There are many tips for hunting the rut but being undetected is often your best hunting strategy. Mature bucks will be cruising for does and deer, in general, will be outside of their normal patterns. It is more important this time of year to stay concealed than deciding where to hang a tree stand. An average stand location with the ability to get in and more importantly out concealed is better than one that has difficult access but sits over exceptional deer sign. What is the point to sit over sign if you are alerting everything in the woods to your existence? Exiting silently will make for better future hunts in the rut and increase your chances of running into a mature buck. Seeing bucks in the rut is not always related to the amount of rut activity (scrapes and rubs) but rather it is connected to the number of deer you alert to and from your tree stands.
Exiting your tree stands should always be done methodically. From collecting all your tree stand accessories to safely climbing down, the end of a hunt is not the time to get sloppy. The same holds true for leaving your hunting area. If you are not well prepared or you have not thought of tree stand exit strategies, you may reduce your chances the next time you return to that particular spot. It is all about staying undetected during the rut. Be conscious of remaining concealed from start to finish of every hunt because that is what separates those who are consistently successful from those that are consistently baffled.
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The Ultimate Essential Gear and Hunting Accessories to Bring to the Tree
The topic of “essential hunting gear” is often pretty controversial. Everyone has their own opinion of what item deserves a spot in their hunting backpack, and as a result, the conversation can be hotly contested. The key is in knowing which hunting accessories and gear are truly essential and which are comfort items. The first category are things that you literally couldn’t hunt without, either because you didn’t have the necessary tools or couldn’t stay in the tree stand long enough to see a deer anyway. Then there are just “nice-to-have” items, which might keep you slightly more entertained or maybe offer a slightly more comfortable sit. Knowing the difference between the two is critical if you have to hike into your hunt (e.g., during a backcountry hunting trip) or simply don’t have much room in your tree stand. In these cases, you need to eliminate the unnecessary items as much as possible. We’ll only discuss the items that will offer a distinct advantage to you on your next hunt, and are therefore considered essential.
Naturally, the essential gear and hunting accessories you need will depend on what kind of hunt you’re doing and what season you’re in. An early September hunt for antelope on the Great Plains will require very different hunting equipment than a late December hunt for northern Wisconsin whitetails. The further north you go, the higher in elevation, or the later in the season you hunt, the more warm clothing options you’ll need. On the opposite side of the coin (e.g., southern regions or early season hunts), you’ll need lighter, sweat-wicking clothing to keep you cool and dry. For the purposes of this article, we’ll assume we’re hunting deer in the middle of the country in the early season to mid-season time frame of October (i.e., right now). Use this as a starting point and adapt your hunting gear list to your conditions and specific type of hunt.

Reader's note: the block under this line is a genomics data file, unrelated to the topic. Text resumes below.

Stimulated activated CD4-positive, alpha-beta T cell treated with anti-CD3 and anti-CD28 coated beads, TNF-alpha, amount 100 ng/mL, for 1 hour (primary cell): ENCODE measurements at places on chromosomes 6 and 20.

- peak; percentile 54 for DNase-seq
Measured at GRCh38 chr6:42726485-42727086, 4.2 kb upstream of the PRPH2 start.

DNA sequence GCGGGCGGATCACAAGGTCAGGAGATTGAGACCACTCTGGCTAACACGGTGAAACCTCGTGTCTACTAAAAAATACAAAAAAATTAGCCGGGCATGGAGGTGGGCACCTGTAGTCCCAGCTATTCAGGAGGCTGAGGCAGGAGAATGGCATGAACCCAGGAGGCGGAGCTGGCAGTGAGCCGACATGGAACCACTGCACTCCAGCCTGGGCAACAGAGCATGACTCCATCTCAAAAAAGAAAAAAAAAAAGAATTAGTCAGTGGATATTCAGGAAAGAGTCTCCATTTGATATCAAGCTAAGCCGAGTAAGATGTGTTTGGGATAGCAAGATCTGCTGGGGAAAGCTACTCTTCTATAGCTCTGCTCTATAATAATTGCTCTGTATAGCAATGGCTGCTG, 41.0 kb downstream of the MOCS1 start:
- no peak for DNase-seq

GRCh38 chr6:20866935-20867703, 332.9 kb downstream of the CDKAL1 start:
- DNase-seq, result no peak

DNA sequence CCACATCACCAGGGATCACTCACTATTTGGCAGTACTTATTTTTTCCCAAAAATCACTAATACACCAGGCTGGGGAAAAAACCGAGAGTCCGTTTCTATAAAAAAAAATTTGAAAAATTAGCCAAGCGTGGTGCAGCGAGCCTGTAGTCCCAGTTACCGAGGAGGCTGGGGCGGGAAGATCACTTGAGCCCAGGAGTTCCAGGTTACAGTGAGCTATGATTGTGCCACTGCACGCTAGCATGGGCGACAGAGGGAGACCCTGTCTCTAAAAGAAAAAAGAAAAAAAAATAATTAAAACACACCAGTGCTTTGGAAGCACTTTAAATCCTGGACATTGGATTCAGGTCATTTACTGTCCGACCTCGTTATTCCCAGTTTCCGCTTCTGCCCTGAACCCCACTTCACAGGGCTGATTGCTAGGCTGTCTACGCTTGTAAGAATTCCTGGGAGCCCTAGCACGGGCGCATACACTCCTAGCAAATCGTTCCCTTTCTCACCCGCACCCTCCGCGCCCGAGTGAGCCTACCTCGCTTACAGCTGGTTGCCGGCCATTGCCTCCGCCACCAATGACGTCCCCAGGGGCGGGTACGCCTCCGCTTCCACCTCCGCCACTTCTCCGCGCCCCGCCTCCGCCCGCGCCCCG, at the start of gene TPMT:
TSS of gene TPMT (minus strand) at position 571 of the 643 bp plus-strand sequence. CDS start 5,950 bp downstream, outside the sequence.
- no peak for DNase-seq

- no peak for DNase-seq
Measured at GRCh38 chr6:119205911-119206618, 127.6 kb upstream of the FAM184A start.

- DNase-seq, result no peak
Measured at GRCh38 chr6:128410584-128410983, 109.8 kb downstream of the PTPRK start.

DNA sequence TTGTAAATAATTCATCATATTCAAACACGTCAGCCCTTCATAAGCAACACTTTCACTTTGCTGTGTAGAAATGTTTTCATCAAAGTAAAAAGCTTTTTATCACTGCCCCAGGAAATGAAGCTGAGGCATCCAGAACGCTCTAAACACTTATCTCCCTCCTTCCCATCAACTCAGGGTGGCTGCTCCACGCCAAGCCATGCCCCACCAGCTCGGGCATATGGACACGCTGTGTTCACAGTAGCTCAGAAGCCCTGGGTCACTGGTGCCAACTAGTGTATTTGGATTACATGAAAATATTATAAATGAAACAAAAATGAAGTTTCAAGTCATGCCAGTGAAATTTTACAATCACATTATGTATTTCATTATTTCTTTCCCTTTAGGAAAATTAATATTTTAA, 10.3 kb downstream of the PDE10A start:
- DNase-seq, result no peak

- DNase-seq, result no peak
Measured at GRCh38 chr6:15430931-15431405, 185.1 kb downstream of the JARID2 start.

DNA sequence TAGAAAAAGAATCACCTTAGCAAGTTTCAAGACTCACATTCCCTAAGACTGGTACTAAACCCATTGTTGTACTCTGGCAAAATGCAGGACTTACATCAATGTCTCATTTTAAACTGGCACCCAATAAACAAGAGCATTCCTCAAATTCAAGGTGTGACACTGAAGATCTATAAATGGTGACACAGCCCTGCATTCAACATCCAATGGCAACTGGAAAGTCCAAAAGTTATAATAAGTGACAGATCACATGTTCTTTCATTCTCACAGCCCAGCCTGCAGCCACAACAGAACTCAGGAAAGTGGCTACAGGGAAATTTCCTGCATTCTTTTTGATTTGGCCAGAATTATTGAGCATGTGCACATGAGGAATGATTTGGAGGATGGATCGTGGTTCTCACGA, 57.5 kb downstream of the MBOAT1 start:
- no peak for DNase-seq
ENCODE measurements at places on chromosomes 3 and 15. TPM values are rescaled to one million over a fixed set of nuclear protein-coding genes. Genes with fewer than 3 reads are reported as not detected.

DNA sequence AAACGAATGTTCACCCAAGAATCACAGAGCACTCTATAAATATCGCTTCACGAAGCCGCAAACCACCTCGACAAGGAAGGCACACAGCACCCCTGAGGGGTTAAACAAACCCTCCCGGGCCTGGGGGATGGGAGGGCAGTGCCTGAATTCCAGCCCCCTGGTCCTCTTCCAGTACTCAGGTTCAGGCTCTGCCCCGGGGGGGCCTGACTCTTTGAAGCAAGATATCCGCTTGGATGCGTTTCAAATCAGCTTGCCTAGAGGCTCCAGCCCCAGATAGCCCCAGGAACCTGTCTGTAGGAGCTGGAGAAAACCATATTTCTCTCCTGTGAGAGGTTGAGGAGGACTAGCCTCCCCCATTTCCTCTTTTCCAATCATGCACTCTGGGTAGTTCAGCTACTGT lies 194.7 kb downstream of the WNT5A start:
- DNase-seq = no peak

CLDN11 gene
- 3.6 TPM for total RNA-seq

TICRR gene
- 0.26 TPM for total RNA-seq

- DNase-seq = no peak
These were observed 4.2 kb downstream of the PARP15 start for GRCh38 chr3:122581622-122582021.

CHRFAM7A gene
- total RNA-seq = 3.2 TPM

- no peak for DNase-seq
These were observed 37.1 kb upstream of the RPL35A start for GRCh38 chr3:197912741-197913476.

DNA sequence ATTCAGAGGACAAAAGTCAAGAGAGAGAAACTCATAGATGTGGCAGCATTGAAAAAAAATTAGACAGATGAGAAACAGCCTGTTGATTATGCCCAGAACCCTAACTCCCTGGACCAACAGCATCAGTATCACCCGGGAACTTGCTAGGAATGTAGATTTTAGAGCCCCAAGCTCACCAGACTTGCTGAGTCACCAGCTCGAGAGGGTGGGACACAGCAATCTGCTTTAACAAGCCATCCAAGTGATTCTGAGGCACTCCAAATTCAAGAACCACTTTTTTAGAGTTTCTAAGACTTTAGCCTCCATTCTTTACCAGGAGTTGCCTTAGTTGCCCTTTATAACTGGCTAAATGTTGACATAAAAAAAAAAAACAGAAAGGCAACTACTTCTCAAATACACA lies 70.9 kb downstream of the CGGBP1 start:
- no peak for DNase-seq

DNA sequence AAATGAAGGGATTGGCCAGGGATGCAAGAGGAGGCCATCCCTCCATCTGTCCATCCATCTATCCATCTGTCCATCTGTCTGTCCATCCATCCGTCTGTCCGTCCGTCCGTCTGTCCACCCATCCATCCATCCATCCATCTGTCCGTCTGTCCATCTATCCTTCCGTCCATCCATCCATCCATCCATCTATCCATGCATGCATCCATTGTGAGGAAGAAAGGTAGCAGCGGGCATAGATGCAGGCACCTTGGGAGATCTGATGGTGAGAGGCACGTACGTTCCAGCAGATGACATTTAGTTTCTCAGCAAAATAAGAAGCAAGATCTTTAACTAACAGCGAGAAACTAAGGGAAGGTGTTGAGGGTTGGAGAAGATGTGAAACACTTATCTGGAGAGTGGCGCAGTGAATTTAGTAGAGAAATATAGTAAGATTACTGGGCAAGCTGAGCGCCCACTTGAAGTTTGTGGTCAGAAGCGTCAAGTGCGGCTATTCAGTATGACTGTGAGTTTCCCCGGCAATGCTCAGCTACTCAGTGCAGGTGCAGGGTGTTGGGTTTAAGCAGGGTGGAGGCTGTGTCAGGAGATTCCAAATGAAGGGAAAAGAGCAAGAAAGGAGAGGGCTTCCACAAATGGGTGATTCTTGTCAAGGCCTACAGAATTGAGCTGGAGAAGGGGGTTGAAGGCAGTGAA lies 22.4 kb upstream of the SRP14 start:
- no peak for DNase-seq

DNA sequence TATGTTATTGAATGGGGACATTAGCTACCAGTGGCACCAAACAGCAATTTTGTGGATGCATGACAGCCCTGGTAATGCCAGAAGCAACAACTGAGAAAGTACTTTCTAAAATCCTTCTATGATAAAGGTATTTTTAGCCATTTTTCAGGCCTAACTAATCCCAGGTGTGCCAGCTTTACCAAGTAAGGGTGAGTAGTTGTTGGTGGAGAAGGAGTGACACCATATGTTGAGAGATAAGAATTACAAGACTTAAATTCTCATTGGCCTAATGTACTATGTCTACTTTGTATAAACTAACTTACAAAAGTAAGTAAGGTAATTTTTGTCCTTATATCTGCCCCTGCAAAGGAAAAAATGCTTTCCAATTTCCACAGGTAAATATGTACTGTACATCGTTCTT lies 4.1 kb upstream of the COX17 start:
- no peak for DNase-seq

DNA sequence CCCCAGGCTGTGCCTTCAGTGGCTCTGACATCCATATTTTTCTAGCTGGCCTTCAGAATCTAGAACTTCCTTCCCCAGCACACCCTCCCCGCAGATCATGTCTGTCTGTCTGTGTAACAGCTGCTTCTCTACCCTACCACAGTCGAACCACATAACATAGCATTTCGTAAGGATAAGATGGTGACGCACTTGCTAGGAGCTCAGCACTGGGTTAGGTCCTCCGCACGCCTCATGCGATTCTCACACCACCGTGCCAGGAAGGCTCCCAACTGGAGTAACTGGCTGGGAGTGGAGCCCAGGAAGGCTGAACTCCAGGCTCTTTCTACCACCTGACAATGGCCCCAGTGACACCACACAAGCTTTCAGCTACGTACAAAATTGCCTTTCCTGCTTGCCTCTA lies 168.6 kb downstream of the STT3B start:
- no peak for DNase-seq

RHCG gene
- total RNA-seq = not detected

Types of Essential Deer Hunting Equipment and Hunting Accessories
For easier reading and organization, we’ve divided the different pieces of hunting gear for whitetail deer into separate buckets, if you will. From clothing to weapons to other necessities, we’ve got you covered. Take a glance through the different categories and see how your deer hunting supplies list stacks up before it’s time to head to the woods.
Hunting Weapon-Related Gear
Depending on when the seasons open in different states, a mid-October time frame almost certainly includes bow hunting, but it may also include gun season. Either way, if you’re not bringing a bow, crossbow, rifle, or shotgun to the woods with you, you’re probably not going to fill your tag. But if you forget your corresponding ammunition at home, you’re also going to go nowhere fast. Almost every hunter has at one point forgotten their ammo in the garage and had a very uneventful day because of it. Always keep your arrows in your bow case or carry an extra box of ammunition in your backpack throughout the hunting season to ensure you’ll be able to keep hunting. And if you’re bow hunting, you might also want to keep an extra release in your coat pocket…don’t act like you haven’t forgotten it before!
Bow, crossbow, rifle, or shotgun;
Arrows, bolts, cartridges, or shells, respectively;
Case to transport your weapon;
Release (for bow hunting).